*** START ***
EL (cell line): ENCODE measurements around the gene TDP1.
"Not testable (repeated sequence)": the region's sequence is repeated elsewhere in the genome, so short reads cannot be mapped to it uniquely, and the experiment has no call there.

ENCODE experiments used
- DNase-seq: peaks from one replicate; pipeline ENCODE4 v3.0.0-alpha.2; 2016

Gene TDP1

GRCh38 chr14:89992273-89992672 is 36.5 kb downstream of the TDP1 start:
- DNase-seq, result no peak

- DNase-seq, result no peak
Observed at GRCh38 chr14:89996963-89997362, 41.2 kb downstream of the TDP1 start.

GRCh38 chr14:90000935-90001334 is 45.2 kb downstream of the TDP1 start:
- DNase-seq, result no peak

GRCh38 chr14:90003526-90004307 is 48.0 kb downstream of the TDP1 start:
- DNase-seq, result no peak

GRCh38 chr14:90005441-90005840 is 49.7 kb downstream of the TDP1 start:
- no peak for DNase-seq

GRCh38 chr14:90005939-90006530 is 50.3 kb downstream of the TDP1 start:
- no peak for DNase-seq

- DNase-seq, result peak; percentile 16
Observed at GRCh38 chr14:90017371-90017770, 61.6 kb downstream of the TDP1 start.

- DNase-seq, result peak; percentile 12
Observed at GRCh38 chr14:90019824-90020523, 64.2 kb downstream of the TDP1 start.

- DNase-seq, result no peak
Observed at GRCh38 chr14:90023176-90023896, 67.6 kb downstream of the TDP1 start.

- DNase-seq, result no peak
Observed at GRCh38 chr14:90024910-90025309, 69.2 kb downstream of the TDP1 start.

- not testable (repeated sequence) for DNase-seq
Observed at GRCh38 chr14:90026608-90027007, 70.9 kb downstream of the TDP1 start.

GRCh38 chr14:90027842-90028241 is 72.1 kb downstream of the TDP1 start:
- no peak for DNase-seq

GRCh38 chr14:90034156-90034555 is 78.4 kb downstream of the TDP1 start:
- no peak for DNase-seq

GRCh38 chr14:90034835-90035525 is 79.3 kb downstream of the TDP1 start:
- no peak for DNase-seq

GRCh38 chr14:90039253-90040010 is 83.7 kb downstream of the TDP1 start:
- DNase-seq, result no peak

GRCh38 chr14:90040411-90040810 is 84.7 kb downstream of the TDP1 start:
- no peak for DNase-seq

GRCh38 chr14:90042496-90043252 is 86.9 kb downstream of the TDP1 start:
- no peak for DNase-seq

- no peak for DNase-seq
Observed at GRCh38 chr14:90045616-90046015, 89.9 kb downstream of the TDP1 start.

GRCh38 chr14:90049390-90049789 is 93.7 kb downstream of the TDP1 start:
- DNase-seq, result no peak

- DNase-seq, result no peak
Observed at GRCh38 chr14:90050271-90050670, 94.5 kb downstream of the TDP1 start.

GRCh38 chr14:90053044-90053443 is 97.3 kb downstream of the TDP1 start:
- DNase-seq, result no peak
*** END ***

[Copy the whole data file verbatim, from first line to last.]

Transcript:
EL (cell line): ENCODE measurements around the gene TDP1.
"Not testable (repeated sequence)": the region's sequence is repeated elsewhere in the genome, so short reads cannot be mapped to it uniquely, and the experiment has no call there.

ENCODE experiments used
- DNase-seq: peaks from one replicate; pipeline ENCODE4 v3.0.0-alpha.2; 2016

Gene TDP1

GRCh38 chr14:89992273-89992672 is 36.5 kb downstream of the TDP1 start:
- DNase-seq, result no peak

- DNase-seq, result no peak
Observed at GRCh38 chr14:89996963-89997362, 41.2 kb downstream of the TDP1 start.

GRCh38 chr14:90000935-90001334 is 45.2 kb downstream of the TDP1 start:
- DNase-seq, result no peak

GRCh38 chr14:90003526-90004307 is 48.0 kb downstream of the TDP1 start:
- DNase-seq, result no peak

GRCh38 chr14:90005441-90005840 is 49.7 kb downstream of the TDP1 start:
- no peak for DNase-seq

GRCh38 chr14:90005939-90006530 is 50.3 kb downstream of the TDP1 start:
- no peak for DNase-seq

- DNase-seq, result peak; percentile 16
Observed at GRCh38 chr14:90017371-90017770, 61.6 kb downstream of the TDP1 start.

- DNase-seq, result peak; percentile 12
Observed at GRCh38 chr14:90019824-90020523, 64.2 kb downstream of the TDP1 start.

- DNase-seq, result no peak
Observed at GRCh38 chr14:90023176-90023896, 67.6 kb downstream of the TDP1 start.

- DNase-seq, result no peak
Observed at GRCh38 chr14:90024910-90025309, 69.2 kb downstream of the TDP1 start.

- not testable (repeated sequence) for DNase-seq
Observed at GRCh38 chr14:90026608-90027007, 70.9 kb downstream of the TDP1 start.

GRCh38 chr14:90027842-90028241 is 72.1 kb downstream of the TDP1 start:
- no peak for DNase-seq

GRCh38 chr14:90034156-90034555 is 78.4 kb downstream of the TDP1 start:
- no peak for DNase-seq

GRCh38 chr14:90034835-90035525 is 79.3 kb downstream of the TDP1 start:
- no peak for DNase-seq

GRCh38 chr14:90039253-90040010 is 83.7 kb downstream of the TDP1 start:
- DNase-seq, result no peak

GRCh38 chr14:90040411-90040810 is 84.7 kb downstream of the TDP1 start:
- no peak for DNase-seq

GRCh38 chr14:90042496-90043252 is 86.9 kb downstream of the TDP1 start:
- no peak for DNase-seq

- no peak for DNase-seq
Observed at GRCh38 chr14:90045616-90046015, 89.9 kb downstream of the TDP1 start.

GRCh38 chr14:90049390-90049789 is 93.7 kb downstream of the TDP1 start:
- DNase-seq, result no peak

- DNase-seq, result no peak
Observed at GRCh38 chr14:90050271-90050670, 94.5 kb downstream of the TDP1 start.

GRCh38 chr14:90053044-90053443 is 97.3 kb downstream of the TDP1 start:
- DNase-seq, result no peak